However, a policy-level reliance on credit-based relief relies heavily on existing institutional mechanisms that are inefficient and would limit credit accessibility to only a select strata of India’s rural society, potentially leading to higher inequality and higher incidence of poverty. Therefore, alternative policy instruments such as direct benefit transfers should supplement the credit-linked relief measures to circumvent the ongoing COVID-19 crisis.

It is well-established that rural credit has the potential to augment farm incomes and farmer welfare in the short-run and in the long-run. While short-term loans generally facilitate timely purchase of farm inputs (for example, fertilisers) that enable higher crop yields, medium-term and long-term credit can facilitate the creation of farm assets by funding infrastructural investments. In fact, some of the earliest policy responses to different kinds of production shocks (instances of low output) were credit-centric, as evinced by the distribution of government subsidised credit during drought years in the 1870s and the sanction of interest waivers on tagai/taccavi loans distributed for the purposes of input purchase and land management throughout 1950s and 60s.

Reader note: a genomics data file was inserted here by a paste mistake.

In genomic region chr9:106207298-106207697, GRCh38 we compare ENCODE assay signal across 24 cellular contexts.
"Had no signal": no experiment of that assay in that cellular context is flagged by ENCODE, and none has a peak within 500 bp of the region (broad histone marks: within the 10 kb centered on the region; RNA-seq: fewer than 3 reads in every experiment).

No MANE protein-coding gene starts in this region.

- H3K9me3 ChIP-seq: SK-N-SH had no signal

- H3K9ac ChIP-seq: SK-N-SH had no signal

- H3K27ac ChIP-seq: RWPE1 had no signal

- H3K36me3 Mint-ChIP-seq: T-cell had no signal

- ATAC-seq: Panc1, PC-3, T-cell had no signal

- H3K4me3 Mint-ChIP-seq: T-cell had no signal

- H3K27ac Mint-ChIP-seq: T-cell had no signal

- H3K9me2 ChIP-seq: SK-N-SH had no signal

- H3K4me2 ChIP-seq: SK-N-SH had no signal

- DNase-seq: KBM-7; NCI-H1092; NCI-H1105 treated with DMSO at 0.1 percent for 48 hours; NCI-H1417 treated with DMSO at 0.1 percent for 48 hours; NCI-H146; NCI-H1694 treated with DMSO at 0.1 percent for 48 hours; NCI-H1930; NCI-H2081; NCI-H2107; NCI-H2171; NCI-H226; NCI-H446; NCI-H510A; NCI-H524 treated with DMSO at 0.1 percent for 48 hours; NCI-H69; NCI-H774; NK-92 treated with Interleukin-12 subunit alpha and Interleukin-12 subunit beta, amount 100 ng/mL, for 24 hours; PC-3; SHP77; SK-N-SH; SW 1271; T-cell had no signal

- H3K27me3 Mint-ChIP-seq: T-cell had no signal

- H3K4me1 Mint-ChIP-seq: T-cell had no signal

In 1951, the establishment of the All-India Rural Credit Survey Committee laid the foundation of the institutional framework for a sound credit delivery system to finance agriculture and allied activities. But, until 1970, institutional credit percentage was still low at less than 30 per cent with a strong presence of informal sources. In 1972, efforts to improve institutional credit penetration were revived by assigning priority sector lending status to agriculture. This policy mandated a fixed percentage of credit disbursement towards agriculture.